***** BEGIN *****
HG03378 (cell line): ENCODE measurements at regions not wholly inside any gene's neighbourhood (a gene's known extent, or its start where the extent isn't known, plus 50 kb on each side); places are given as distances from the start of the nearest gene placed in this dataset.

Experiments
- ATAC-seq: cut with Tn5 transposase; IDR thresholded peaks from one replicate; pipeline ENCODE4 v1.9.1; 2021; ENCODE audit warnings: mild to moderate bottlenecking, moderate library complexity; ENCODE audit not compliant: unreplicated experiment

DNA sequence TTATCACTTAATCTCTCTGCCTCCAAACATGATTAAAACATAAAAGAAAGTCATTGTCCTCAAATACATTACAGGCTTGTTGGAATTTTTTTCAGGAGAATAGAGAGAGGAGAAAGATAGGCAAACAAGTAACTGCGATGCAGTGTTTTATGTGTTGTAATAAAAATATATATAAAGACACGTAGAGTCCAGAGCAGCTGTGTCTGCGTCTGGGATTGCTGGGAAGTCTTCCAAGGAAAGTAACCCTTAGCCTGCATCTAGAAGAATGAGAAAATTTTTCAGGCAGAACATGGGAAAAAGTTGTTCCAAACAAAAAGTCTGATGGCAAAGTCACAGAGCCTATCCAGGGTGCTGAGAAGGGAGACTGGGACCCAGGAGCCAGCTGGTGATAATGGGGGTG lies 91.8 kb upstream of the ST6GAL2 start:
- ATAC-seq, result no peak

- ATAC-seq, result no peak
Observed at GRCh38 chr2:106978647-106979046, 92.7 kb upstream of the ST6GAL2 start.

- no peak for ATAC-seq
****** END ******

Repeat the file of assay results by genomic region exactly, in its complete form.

HG03378 (cell line): ENCODE measurements at regions not wholly inside any gene's neighbourhood (a gene's known extent, or its start where the extent isn't known, plus 50 kb on each side); places are given as distances from the start of the nearest gene placed in this dataset.

Experiments
- ATAC-seq: cut with Tn5 transposase; IDR thresholded peaks from one replicate; pipeline ENCODE4 v1.9.1; 2021; ENCODE audit warnings: mild to moderate bottlenecking, moderate library complexity; ENCODE audit not compliant: unreplicated experiment

DNA sequence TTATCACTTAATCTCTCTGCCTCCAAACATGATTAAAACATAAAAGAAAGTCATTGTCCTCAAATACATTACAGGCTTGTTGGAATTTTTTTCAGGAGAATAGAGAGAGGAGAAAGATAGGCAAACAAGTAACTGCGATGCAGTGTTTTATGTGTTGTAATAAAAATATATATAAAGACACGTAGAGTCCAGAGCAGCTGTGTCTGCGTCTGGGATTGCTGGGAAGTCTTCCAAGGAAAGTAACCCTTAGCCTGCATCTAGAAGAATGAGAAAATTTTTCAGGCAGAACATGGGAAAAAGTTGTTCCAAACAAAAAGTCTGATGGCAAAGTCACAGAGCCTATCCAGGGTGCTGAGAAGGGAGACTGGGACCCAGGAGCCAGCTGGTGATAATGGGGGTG lies 91.8 kb upstream of the ST6GAL2 start:
- ATAC-seq, result no peak

- ATAC-seq, result no peak
Observed at GRCh38 chr2:106978647-106979046, 92.7 kb upstream of the ST6GAL2 start.

- no peak for ATAC-seq